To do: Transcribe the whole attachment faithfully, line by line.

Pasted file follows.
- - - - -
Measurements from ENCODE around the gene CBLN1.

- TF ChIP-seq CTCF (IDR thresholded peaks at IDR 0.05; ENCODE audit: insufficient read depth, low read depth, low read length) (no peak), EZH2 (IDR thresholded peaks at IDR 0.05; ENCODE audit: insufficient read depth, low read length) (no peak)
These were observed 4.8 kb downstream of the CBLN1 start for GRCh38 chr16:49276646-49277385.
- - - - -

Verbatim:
Measurements from ENCODE around the gene CBLN1.

- TF ChIP-seq CTCF (IDR thresholded peaks at IDR 0.05; ENCODE audit: insufficient read depth, low read depth, low read length) (no peak), EZH2 (IDR thresholded peaks at IDR 0.05; ENCODE audit: insufficient read depth, low read length) (no peak)
These were observed 4.8 kb downstream of the CBLN1 start for GRCh38 chr16:49276646-49277385.